Bootlegging Salinger
When I was 14, I started reading J.D. Salinger. Empathizing with Holden's confusion and simultaneous sense of wonder about the world, I remember becoming fascinated by The Catcher in the Rye. When I was 16, I started reading J.D. Salinger. After finding the Glass family stories, which I still consider to be his best work, I subscribed to the Bananafish list-serv. There, amidst conversations about deconstruction and the role it should play in literary theory which confused the hell out of me at the time, I found references to stories that Salinger had written which had never been collected.

I read on the list about the so-called "under-published Salinger stories," pieces he had published in magazines like Harper's and Collier's from 1940-1948. The real treasure I was looking for was "Hapworth 16, 1924" from 1965, Salinger's last published story before he began a 43 year silence. After delving into literary criticism of Salinger, I was fascinated by these stories, published in World War 2-era magazines and decided to seek them out. But I was met with a roadblock: Salinger had tried to sue anyone publishing the stories in the past. Even Ian Hamilton's biography In Search of J.D. Salinger had to be rewritten due to what Salinger thought was an overly large use of material from these stories, among other issues. But with advice from the listserv, I traveled to the main branch of the Denver Public Library to photocopy of all of the under-published stories.

I knew from online research that they had an extensive periodical collection, and they did, but a number of the stories had been torn out of the magazines by eager collectors. I was able to locate about 14 of the stories and read them over the weekend. But I was still missing some.

About a year later, after searching interlibrary loan (which is an incredible tool), I found 22 Stories, a bootleg volume of Salinger's work published in 1998 in a run of 1,000 copies by Train Bridge Recluse. I read the stories and was fascinated.

The search for the books was the most rewarding part about the experience, the feeling of flipping through the same pages that the past generation did to seek out these forgotten pieces. It made me think that if teachers made learning more of a treasure hunt than a quest to see how much unwanted knowledge they could throw at you, the American educational system would be in a much better state. The stories are now available online here.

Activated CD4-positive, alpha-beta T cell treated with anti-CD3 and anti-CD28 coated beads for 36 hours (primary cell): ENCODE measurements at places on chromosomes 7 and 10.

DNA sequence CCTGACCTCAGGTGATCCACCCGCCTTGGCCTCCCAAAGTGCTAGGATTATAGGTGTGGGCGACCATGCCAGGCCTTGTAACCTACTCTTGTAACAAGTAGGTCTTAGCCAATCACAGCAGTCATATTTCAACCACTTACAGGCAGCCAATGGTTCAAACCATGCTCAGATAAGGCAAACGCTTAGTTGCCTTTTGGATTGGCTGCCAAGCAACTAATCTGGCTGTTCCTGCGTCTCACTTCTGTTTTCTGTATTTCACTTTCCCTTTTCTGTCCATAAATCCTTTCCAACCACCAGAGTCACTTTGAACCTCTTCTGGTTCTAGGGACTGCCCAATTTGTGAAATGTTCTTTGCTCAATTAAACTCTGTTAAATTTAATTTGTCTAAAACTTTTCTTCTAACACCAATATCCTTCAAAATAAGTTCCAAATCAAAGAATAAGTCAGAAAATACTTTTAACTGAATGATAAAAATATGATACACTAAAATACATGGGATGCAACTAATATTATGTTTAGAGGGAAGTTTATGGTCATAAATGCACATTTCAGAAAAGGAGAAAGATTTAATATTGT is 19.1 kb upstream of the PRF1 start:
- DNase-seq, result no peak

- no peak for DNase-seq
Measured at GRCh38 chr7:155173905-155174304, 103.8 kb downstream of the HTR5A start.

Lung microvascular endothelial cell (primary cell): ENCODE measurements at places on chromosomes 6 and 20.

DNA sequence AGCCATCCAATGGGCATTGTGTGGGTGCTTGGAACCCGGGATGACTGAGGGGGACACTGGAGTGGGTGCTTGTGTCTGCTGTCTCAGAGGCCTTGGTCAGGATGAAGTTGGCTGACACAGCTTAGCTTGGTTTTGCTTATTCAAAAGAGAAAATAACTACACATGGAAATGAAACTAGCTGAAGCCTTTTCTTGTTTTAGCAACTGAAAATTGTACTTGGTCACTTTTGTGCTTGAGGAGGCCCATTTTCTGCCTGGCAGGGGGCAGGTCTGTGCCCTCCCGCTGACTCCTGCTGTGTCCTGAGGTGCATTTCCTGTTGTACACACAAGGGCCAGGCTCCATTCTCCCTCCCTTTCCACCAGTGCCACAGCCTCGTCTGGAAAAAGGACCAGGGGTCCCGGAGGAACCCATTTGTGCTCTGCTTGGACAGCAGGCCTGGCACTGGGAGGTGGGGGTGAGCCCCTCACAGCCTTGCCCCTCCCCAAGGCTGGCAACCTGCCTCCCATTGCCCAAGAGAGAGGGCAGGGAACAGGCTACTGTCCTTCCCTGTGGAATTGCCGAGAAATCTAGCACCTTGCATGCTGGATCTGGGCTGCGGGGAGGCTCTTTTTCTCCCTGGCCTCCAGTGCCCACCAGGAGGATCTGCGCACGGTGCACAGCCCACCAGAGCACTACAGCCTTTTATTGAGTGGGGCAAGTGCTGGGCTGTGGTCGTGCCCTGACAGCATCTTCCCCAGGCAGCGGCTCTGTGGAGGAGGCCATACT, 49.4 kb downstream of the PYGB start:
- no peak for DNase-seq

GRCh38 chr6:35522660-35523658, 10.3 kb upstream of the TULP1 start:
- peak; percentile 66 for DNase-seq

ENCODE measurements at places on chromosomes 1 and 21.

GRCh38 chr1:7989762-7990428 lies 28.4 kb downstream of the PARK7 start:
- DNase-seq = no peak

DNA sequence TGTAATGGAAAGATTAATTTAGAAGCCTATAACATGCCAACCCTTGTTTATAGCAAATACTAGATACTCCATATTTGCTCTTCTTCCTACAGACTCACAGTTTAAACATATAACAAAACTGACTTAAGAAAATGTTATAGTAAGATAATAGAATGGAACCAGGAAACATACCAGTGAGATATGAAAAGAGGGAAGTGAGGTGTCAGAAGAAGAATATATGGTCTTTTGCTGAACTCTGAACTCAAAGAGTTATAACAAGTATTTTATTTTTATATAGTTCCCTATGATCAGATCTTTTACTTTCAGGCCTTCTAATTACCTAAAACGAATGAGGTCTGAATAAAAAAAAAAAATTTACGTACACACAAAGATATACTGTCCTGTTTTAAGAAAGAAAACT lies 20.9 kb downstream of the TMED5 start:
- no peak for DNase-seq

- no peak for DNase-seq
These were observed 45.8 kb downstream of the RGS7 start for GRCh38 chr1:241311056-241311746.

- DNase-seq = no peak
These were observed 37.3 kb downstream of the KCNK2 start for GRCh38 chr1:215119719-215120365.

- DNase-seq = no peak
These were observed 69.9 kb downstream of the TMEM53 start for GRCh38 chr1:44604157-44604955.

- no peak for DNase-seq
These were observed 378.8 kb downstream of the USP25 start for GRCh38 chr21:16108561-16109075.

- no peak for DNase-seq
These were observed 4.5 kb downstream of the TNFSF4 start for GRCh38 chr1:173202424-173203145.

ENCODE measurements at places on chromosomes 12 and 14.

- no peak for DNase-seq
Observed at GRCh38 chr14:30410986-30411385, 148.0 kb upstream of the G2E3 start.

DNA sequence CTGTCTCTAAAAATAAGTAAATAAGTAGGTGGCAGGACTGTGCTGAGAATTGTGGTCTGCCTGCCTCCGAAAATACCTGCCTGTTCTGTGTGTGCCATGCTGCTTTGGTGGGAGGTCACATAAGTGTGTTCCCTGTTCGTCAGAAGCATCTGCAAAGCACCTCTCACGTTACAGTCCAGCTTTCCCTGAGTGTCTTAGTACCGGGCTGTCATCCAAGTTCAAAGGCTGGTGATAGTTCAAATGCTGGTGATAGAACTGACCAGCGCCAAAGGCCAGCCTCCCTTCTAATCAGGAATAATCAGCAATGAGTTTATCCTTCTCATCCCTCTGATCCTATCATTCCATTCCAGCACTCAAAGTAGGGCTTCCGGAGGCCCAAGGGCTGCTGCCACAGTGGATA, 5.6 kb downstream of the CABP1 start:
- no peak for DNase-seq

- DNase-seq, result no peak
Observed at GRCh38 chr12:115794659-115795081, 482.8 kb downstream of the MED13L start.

Each story is a fascinating glimpse into another era, and they exhibit Salinger's stylistic and narrative evolution into one of America's most highly-acclaimed writers of the 20th century.

Salinger's first mass-published story was "The Young Folks," published in Story Magazine when he had just turned 21, and it was a look inside a 1940s college party. Naturally, since he began his publishing career during the war, Salinger was drawn towards writing many stories regarding soldiers' stories and the environment in the nation during the time. The rest of the stories in the collection focus on this strongly, but "The Young Folks" operates as a prelude, the beginning before the beginning, which makes it one of my favorite of his works.

In "The Young Folks," a college party hostess named Lucille observes Edna Phillips' boredom and tries to liven up the party by setting Edna up with another student, Bill Jameson. During the course of the awkward conversation that follows, Jameson uses the excuse of writing a paper on a John Ruskin essay about "a cathedral in Europe" (very specifically) to explain why he shouldn't stay late at the party. The conversation shifts to romance and sex, with Edna recalling two past relationships, the first with a painter and the second with a Princeton graduate. In her recollections of the events, the painter refers deprecatingly to Edna as being "not beautiful according to conventional standards," and she trails off after mentioning she "only posed for him this once." She also directly refers to being pressured sexually by the Princeton graduate.